National Sawdust continues its year-long celebration of famed composer John Corigliano’s 80th birthday with a concert highlighting his chamber works. One of his most famous students, Nico Muhly, will host and moderate the evening.

    Nico Muhly by Samantha West

    Muhly, whose collaborations span from Glen Hansard to Björk and Philip Glass, has emerged as one of the most vital composers since the turn of the millennium.

    This final performance, exclusively at National Sawdust, features some of Corigliano’s most notable collaborators over his career: Jeffrey Zeigler (cello), Ursula Oppens (piano), Lara St. John (violin), and Martin Kennedy (piano). [See the full article for images and biographical material on these artists.]

    Program:
    Fancy on a Bach Air
    Violin Sonata
    Phatasmagoria
    Fantasia on an Ostinato
    Chiaroscuro

    Ticketing available only at the full article.

    See the full article here .


    five-ways-keep-your-child-safe-school-shootings

    Please help promote STEM in your local schools.
    stem
    Stem Education Coalition

    National Sawdust, is an unparalleled, artist-led, nonprofit venue, is a place for exploration and discovery. A place where emerging and established artists can share their music with serious music fans and casual listeners alike.

    In a city teeming with venues, National Sawdust is a singular space founded with an expansive vision: to provide composers and musicians across genres a home in which they can flourish, a setting where they are given unprecedented support and critical resources essential to create, and then share, their work.

    As a composer, I believe the role of an artist in the 21st century should be that of creator, educator, activist, and entrepreneur. I believe that 21st-century composers/artists need to be thinking about what impact they can have on their existing community, both locally and globally. At NS we believe in remaining flexible and true to the needs of artists. Our core mission is centered on the support of emerging artists, and on commissioning and supporting the seeds of ideas. Each year, we explore one large theme and construct programming and questions around that theme. This year, that theme is Origins. With this season, we are channeling the National Sawdust mission—empowering high-level artistry, regardless of training, genre, or fame—through multicultural artists who tell their stories through their music. Ultimately, Origins is a radical sharing of culture. We hope this cultural storytelling of the highest caliber will help bring our divided country closer together.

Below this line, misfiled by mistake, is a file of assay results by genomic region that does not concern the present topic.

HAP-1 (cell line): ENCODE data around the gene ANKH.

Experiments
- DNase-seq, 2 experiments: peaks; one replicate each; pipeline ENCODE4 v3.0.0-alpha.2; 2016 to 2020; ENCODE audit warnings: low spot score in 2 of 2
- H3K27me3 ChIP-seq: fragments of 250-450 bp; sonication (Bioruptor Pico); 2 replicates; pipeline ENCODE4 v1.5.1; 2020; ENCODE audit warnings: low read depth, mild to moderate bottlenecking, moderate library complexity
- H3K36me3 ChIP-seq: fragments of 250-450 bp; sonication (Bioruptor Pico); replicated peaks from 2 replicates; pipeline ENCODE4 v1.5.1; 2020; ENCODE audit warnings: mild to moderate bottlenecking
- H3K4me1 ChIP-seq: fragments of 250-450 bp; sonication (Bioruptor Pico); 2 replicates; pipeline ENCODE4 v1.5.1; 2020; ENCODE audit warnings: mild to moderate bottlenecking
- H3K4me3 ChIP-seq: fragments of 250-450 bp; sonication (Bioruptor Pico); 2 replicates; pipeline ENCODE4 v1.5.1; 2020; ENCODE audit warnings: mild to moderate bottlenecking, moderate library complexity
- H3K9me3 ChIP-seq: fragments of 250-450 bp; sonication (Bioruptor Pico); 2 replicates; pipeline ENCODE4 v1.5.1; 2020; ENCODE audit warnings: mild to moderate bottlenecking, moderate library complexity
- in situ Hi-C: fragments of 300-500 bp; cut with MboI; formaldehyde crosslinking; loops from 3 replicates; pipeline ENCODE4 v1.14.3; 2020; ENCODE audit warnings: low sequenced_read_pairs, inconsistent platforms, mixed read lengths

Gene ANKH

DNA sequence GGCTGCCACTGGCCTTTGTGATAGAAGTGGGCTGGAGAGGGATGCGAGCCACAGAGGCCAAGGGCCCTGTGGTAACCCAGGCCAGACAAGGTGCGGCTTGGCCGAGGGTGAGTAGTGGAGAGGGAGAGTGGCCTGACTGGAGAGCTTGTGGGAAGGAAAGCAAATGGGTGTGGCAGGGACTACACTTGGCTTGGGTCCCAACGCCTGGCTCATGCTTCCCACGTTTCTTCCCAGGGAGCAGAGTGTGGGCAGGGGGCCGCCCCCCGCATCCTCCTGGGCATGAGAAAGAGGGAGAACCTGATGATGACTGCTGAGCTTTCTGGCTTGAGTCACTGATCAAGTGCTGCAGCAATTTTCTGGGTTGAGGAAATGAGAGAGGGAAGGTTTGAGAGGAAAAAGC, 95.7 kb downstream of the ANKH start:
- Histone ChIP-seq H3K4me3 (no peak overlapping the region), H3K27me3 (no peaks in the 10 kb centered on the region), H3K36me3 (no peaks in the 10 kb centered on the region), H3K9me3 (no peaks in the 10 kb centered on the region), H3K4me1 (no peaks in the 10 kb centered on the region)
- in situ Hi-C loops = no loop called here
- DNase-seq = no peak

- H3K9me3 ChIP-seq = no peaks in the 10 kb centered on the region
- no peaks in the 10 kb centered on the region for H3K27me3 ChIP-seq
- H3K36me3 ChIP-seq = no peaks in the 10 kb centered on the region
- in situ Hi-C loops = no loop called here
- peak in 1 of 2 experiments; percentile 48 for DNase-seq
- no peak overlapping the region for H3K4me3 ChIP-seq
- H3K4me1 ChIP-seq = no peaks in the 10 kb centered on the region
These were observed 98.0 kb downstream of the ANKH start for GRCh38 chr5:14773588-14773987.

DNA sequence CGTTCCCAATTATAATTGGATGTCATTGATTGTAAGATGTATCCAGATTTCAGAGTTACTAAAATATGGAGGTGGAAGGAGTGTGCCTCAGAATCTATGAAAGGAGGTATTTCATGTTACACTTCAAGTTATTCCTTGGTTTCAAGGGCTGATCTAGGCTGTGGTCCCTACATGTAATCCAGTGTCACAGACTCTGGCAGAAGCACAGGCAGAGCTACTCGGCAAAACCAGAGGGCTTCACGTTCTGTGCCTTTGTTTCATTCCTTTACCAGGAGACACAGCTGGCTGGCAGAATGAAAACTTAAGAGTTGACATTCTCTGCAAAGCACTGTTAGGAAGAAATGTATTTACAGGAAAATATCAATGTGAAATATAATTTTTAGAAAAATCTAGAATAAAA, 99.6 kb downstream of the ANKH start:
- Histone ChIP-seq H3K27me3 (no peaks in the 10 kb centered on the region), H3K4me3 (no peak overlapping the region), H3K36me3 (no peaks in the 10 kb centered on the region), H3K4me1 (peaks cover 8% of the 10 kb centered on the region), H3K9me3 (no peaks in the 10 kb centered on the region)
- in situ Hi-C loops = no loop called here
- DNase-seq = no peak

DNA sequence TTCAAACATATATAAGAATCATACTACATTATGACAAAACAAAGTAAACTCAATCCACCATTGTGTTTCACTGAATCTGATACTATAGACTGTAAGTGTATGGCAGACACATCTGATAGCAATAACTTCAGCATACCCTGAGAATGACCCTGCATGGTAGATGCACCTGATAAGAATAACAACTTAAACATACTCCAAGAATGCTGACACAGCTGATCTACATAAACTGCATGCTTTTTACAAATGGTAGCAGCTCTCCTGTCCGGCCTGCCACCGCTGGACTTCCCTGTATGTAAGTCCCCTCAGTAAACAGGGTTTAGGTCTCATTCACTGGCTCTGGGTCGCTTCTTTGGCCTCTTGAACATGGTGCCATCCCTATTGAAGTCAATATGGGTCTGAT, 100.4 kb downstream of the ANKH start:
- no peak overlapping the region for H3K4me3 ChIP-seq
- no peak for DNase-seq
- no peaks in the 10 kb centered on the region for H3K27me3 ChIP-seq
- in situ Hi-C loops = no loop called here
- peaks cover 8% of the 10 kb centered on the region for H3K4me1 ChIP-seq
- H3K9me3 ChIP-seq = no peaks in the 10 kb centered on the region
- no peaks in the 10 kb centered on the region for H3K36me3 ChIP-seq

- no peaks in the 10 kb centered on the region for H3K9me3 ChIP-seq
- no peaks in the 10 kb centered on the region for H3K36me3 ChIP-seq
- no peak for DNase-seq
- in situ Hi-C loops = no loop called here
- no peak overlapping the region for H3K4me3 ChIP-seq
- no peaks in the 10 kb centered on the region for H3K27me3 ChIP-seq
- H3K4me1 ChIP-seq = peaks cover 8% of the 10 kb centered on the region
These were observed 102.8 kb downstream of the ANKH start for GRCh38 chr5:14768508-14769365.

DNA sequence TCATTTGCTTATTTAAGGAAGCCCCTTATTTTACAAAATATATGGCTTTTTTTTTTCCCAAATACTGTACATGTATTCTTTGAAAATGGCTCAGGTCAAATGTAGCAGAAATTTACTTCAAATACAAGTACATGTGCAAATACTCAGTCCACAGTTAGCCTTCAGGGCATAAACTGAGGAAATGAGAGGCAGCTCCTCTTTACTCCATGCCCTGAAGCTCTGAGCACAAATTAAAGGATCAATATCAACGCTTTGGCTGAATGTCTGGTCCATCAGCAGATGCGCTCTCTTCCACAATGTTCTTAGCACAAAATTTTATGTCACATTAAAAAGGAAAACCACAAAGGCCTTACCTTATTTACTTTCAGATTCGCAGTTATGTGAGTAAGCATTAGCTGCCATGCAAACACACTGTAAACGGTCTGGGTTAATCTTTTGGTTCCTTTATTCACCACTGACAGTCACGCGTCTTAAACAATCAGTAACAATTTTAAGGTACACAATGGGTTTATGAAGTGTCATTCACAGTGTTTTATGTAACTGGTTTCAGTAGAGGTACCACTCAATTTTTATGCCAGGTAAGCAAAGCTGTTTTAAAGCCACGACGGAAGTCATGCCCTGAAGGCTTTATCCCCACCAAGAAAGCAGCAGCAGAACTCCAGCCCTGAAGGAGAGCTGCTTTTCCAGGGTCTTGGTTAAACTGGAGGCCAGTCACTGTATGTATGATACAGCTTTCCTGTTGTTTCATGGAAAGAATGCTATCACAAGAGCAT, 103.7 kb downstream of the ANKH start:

We also believe the future of new art lives in education. To us, education is about giving young people and community members opportunities and tools to explore their potential for artistic and creative expression. But it is also about ensuring that artists themselves never stop learning – about their craft, about the work of their peers, about the business of the arts, about their own capacities to be educators and advocates. NS facilitates this kind of learning by bringing together artists from around the world in exciting composition- based projects, teaching opportunities, cultural exchanges, and hands-on management experience. Through this cultural synthesis artists leave lasting impressions on one another, become more versatile and resilient professionals, and create works that reflect a plural understanding of American society.

    –Paola Prestini, co-founder & Artist Director

    Space waiting

    John Schaefer


    For new music by living composers